Residents and farmers in the provinces of Marib, Hadramout, Mahra and Abyan said that billions of locusts had invaded farms, cities and villages, devouring important seasonal crops such as dates and causing heavy losses.
“This is like a storm that razes anything it encounters,” Hussein Ben Al-Sheikh Abu Baker, an agricultural official from Hadramout’s Sah district, told Arab News on Sunday.
Images and videos posted on social media showed layers of creeping locusts laying waste to lemon farms in Marb, dates and alfalfa farms in Hadramout and flying swarms plunging cities into darkness. “The locusts have eaten all kinds of green trees, including the sesban tree. The losses are huge,” Abu Baker added.
Heavy rains and flash floods have hit several Yemeni provinces over the last couple of months, creating fruitful conditions for locusts to reproduce. Farmers complained that locusts had wiped out entire seasonal crops that are grown after rains.
Abu Baker said that he visited several affected farms in Hadramout, where farmers told him that if the government would not compensate them for the damage that it should at least get ready for a second potential locust wave that might occur in 10 days.
“The current swarms laid eggs that are expected to hatch in 10 days. We are bracing for the second wave of the locusts.”  
Last year, the UN said that the war in Yemen had disrupted vital monitoring and control efforts and several waves of locusts to hit neighboring countries had originated from Yemen.

This is like a storm that razes anything it encounters.

Hussein Ben Al-Sheikh Abu Baker, a Yemeni agricultural official

Yemeni government officials, responsible for battling the spread of locusts, have complained that fighting and a lack of funding have obstructed vital operations for combating the insects.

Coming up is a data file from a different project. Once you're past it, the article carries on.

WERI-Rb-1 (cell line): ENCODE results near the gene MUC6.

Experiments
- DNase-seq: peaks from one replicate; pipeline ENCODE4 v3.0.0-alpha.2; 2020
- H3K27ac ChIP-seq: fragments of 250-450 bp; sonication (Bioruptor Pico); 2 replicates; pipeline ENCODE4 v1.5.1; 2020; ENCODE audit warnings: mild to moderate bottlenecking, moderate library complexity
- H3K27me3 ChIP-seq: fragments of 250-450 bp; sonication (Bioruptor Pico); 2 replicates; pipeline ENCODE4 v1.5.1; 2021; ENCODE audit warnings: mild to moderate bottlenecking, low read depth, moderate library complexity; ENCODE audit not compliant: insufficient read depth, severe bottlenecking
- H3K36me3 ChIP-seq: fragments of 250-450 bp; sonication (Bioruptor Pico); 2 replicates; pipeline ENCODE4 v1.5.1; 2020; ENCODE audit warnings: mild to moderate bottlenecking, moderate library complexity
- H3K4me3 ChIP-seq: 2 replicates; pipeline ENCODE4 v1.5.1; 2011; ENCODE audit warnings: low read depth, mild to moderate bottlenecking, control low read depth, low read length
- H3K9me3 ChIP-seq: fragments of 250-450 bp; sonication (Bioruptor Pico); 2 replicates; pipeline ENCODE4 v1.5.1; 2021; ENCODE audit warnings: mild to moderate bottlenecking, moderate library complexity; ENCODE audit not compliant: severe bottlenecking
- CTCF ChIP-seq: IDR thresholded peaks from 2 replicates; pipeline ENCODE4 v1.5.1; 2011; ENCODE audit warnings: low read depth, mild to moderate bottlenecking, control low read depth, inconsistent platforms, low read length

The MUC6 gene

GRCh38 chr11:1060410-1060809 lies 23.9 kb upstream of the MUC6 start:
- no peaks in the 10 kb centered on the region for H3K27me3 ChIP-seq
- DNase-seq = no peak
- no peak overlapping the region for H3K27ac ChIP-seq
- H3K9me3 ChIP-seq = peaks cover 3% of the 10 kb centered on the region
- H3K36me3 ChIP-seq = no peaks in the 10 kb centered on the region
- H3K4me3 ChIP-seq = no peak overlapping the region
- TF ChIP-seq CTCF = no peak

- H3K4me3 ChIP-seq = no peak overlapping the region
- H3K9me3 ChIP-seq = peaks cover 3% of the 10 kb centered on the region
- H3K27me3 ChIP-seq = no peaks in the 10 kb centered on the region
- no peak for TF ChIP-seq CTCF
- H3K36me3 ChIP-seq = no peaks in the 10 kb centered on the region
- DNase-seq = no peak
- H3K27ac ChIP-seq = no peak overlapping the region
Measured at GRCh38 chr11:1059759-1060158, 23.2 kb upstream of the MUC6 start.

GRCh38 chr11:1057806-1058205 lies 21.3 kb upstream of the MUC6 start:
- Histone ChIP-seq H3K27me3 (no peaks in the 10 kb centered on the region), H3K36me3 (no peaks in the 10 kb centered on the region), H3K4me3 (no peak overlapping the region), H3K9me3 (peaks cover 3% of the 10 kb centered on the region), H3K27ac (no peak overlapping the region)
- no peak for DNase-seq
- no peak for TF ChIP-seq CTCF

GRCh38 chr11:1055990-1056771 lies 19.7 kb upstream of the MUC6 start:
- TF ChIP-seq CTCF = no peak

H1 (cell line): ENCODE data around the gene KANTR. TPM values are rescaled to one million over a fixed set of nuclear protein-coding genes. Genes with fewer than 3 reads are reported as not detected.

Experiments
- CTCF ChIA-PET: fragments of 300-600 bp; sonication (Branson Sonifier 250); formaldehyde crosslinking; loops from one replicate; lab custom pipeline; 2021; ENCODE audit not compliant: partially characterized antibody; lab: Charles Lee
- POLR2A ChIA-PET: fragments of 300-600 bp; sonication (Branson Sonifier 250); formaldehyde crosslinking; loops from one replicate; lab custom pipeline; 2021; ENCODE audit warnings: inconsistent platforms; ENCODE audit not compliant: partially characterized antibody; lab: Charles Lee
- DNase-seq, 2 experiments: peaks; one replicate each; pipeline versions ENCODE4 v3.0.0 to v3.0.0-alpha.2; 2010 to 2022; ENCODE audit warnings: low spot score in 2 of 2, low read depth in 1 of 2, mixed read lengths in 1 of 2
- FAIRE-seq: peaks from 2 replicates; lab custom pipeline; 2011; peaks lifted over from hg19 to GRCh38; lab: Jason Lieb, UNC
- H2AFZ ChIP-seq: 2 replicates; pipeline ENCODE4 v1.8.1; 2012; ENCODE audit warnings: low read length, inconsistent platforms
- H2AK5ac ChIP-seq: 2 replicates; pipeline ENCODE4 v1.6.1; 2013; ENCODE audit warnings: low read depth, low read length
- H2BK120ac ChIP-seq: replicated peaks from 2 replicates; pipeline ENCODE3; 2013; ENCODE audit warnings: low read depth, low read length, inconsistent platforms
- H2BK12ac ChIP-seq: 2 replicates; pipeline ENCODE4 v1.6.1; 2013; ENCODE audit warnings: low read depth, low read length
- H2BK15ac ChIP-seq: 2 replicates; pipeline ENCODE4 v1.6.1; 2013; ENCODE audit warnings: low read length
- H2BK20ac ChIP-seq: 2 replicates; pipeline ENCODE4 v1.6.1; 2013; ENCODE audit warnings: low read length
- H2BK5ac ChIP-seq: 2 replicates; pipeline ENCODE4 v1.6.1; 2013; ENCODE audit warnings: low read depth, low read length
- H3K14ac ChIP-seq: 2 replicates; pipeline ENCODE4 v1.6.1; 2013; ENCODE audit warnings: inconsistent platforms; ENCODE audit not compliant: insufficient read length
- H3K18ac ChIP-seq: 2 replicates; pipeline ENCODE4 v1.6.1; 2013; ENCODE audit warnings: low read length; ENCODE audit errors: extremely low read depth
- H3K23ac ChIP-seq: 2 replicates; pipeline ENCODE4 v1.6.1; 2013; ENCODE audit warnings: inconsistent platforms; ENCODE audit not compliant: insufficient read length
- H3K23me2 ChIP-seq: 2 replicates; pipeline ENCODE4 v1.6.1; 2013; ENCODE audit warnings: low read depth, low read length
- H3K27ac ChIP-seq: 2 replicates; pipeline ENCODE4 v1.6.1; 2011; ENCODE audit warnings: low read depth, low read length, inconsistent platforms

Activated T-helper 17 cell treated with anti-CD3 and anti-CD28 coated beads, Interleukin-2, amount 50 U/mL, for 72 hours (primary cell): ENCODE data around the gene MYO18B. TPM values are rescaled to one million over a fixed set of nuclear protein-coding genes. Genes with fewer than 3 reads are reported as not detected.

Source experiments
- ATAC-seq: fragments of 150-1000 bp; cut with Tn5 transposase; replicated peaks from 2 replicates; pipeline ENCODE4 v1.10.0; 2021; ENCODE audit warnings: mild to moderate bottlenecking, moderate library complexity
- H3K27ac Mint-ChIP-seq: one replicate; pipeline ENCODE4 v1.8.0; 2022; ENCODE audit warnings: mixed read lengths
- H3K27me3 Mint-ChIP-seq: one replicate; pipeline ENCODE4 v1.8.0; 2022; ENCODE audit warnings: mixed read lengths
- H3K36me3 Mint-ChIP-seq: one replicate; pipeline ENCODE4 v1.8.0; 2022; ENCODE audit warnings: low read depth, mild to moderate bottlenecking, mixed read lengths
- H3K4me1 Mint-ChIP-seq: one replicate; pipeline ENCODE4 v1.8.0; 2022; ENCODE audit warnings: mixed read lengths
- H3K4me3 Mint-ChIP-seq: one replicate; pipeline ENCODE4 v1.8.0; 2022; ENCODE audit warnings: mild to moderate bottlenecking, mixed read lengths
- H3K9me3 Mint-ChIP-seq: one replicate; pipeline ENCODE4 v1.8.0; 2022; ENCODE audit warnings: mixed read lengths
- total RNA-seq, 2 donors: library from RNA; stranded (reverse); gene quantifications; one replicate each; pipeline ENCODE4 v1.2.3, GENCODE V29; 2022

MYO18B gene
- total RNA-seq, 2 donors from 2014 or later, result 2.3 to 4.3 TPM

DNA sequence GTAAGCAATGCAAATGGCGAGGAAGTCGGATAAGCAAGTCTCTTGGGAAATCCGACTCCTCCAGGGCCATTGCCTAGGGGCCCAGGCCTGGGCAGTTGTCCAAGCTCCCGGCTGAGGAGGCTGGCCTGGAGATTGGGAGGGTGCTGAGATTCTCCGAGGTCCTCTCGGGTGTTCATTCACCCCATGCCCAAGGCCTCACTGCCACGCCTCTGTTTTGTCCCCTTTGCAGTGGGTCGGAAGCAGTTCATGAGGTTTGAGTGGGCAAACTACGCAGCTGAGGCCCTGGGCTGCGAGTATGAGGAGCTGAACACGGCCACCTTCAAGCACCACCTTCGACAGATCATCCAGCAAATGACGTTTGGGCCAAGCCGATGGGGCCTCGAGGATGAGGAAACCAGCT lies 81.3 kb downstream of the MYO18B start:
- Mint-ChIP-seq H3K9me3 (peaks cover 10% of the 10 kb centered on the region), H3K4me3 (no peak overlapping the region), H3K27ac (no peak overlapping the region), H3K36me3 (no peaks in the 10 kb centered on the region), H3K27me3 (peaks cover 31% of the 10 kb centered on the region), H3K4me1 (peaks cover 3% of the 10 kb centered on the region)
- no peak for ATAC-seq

Ashor Al-Zubairi, the director of the Locust Control Unit at the Ministry of Agriculture in Hadramout’s Seiyun city, said that the ministry was carrying out a combat operation funded by the Food and Agriculture Organization in Hadramout and Mahra, but complained that the operation might fall short of its target due to a lack of funding and equipment.
“The spraying campaign will end in a week which is not enough to cover the entire plagued areas,” Al-Zubairi told Arab News. “We suggested increasing the number of spraying equipment or extending the campaign.”
He said that a large number of villagers had lost their source of income after the locusts ate crops and sheep food, predicting that the outbreak would likely last for at least two weeks if urgent control operations were not intensified and fighting continued. “Combating teams could not cross into some areas in Marib due to fighting.”
The widespread locust invasion comes as the World Food Programme (WFP) on July 10 sent an appeal for urgent funds for its programs in Yemen, warning that people would face starvation otherwise.
“There are 10 million people who are facing (an) acute food shortage, and we are ringing the alarm bell for these people, because their situation is deteriorating because of escalation and because of the lockdowns, the constraints and the social-economic impact of the coronavirus,” WFP spokeswoman Elisabeth Byrs told reporters in Geneva.